A Huey helicopter prepares to land on a riverboat in the Mekong Delta. Walla Walla Valley native Ed Eaton was one of the members of the “brown water navy,” which patroled waterways in Vietnam and is described in his new book Mekong Mud Dogs.
Photo courtesy of Ed Eaton
WALLA WALLA — Although his name has gained recognition, Ed Eaton wants to bring the story of the many others he served with in the jungles of Vietnam to the light.
Eaton, a Walla Walla Valley native, has been featured in film and print for his role in defending injured comrades after a helicopter crash in the Mekong Delta.
Ed Eaton’s book “Mekong Mud Dogs” is available on Amazon.com as well as through his website.
But his recently-published book, “Mekong Mud Dogs” is the larger story of his journey from his home to Southeast Asia and back.
“I really wanted my story to be about my unit and my men,” he said. “I fully understand my name is the most registered, (but) I want this to be about the men I served with.”
Now a resident of Bay City, Ore., Eaton was fresh from graduating high school — he attended Walla Walla High School and McLoughlin High School in Milton-Freewater — when he joined the U.S. Army. His book details his going from pointman to platoon sergeant and sniper with the River Raiders of the Mekong Delta.
It also includes the story of April 3, 1969, in which he defended wounded comrades after a helicopter crash, an action that garnered him a recommendation for a Medal of Honor, as well as the difficulties of returning home.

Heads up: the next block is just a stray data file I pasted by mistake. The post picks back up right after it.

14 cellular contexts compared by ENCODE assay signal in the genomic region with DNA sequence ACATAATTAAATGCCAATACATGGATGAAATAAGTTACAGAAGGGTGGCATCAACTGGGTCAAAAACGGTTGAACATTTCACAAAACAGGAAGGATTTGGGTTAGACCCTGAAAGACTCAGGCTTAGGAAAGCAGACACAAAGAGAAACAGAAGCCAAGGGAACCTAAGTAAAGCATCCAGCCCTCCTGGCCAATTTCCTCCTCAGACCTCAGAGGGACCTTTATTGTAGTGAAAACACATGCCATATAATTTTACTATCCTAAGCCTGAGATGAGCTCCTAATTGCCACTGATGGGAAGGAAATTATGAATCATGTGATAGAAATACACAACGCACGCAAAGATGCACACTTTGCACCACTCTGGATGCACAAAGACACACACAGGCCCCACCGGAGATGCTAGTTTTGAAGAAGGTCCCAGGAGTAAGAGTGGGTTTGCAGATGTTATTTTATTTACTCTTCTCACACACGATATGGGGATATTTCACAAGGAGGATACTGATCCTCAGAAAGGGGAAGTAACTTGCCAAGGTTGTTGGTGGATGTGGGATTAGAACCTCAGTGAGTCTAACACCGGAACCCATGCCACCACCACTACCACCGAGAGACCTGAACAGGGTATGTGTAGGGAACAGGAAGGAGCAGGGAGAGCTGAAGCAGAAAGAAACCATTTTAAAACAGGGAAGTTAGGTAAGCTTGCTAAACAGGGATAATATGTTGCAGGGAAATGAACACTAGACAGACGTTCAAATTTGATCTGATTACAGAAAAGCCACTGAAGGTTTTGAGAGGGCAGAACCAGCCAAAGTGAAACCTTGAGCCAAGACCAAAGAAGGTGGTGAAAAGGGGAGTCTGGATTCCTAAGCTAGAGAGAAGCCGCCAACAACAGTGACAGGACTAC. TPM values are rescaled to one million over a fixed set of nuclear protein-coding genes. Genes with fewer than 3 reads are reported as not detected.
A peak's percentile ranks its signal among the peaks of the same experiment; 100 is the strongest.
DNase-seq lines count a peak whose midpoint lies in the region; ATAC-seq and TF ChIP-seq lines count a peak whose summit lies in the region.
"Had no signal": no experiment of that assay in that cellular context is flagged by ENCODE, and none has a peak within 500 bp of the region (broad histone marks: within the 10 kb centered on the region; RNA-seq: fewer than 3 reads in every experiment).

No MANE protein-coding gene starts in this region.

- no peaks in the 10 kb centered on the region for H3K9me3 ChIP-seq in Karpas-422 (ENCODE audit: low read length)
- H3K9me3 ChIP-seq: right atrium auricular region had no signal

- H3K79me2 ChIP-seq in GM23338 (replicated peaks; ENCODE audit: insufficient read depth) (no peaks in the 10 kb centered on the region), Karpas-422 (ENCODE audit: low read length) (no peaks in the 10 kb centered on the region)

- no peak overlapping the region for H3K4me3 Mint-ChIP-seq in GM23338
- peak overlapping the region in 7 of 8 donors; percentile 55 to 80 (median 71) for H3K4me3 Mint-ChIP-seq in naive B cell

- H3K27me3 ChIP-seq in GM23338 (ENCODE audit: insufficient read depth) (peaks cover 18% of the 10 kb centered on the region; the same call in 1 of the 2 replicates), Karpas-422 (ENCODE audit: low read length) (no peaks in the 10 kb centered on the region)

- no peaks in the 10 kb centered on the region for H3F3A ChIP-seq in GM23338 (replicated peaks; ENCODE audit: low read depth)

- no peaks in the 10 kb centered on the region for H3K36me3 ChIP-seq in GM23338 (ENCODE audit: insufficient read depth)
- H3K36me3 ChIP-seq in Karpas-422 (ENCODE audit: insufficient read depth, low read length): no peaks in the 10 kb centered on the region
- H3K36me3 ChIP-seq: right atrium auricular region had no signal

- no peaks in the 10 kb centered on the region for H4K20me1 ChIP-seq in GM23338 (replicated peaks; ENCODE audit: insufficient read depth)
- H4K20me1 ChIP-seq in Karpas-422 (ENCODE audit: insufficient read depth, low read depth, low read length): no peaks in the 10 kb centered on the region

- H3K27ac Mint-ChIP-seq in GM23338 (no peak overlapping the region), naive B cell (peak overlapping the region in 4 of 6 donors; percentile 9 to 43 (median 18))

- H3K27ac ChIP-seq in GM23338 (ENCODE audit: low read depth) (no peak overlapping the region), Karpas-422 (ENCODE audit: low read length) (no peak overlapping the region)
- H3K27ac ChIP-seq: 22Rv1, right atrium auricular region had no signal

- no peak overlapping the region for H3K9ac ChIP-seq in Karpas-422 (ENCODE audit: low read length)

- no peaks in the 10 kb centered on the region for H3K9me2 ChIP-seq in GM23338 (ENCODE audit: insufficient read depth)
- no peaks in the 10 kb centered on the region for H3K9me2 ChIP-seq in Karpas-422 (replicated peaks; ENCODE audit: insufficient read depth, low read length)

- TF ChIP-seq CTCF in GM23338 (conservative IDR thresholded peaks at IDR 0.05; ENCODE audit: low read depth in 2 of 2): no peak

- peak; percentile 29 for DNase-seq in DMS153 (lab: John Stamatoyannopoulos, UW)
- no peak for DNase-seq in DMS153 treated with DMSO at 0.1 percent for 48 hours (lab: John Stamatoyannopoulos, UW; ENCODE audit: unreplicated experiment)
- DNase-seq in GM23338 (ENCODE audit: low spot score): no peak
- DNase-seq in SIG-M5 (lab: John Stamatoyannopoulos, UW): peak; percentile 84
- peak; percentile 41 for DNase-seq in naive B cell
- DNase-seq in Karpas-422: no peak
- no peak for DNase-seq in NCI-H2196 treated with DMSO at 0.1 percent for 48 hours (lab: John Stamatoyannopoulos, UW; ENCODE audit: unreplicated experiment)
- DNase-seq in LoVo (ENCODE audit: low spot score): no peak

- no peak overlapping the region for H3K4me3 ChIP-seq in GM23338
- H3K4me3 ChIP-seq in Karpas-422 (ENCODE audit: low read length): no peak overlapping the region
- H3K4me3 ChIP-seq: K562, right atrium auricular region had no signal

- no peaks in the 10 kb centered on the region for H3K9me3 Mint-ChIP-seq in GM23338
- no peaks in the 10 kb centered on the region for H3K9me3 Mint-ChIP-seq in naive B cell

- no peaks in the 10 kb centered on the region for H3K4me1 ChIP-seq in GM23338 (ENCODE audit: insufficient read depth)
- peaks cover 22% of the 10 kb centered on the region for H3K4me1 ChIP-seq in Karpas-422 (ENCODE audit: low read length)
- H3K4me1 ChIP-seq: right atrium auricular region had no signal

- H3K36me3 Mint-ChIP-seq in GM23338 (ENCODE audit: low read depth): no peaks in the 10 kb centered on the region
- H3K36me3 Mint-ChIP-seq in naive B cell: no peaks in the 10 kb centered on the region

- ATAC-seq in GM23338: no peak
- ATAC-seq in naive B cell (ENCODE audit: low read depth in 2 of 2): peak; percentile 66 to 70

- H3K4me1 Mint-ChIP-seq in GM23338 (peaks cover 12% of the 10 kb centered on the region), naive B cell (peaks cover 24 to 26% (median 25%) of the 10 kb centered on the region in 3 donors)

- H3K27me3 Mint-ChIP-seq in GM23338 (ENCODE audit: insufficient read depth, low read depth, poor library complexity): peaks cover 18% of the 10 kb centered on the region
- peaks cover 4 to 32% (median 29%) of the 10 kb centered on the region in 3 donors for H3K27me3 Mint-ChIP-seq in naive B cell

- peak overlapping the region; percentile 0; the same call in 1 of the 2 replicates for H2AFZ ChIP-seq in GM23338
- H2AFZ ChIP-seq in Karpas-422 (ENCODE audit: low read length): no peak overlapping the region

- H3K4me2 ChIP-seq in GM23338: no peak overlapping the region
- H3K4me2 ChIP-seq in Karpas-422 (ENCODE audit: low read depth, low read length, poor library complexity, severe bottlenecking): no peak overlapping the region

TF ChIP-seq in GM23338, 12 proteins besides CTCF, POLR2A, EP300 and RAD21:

“I address that at the end of the book,” Eaton said about coming back to the U.S. after Vietnam, a time when returning soldiers were met with indifference and even hostility in a nation polarized over the war.
“I didn’t get spit on or called a baby killer, but I had friends who did,” he said.
However, Eaton said that between then and now, “things have gotten much better. People understand now what soldiers go through. I really think it’s really just more about the attitude of the public” toward men and women in uniform.
Although the book is his first solo effort at talking about his experiences, Eaton has been in the spotlight before, most notably on the History Channel’s 2011 production “Snipers: Dangerous Missions,” and the NRA’s Life of Duty film, “Choosing Honor.”
Accounts of the April 1969 firefight have also been written about by authors Michael Takiff, Col. David H. Hackworth and Col. Michael Lee Lanning.
Eaton said writing “Mekong Mud Dogs” didn’t prove to be that difficult.
“I had written down different stories after getting out of Vietnam and I’ve gone to reunions and kept notes when I saw something that reminded me of then,” he said. “And I just decided to tackle it on my own.
“And I found out it only takes money to get it edited,” he added with a laugh.
But there was also one other thing that “scared the hell out of me,” he said of writing the book. “It’s because it’s about the men I served with and I was worried how they might see it.”
But according to initial reviews, “Mekong Mud Dogs” has been well received by those he served with in Vietnam.
“They’ve embraced it very well,” Eaton said. “The really cool thing is when they say ‘I’m buying four or five books so my family can understand what the hell I went through.’”
Andy Porter can be reached at firstname.lastname@example.org or 526-8318.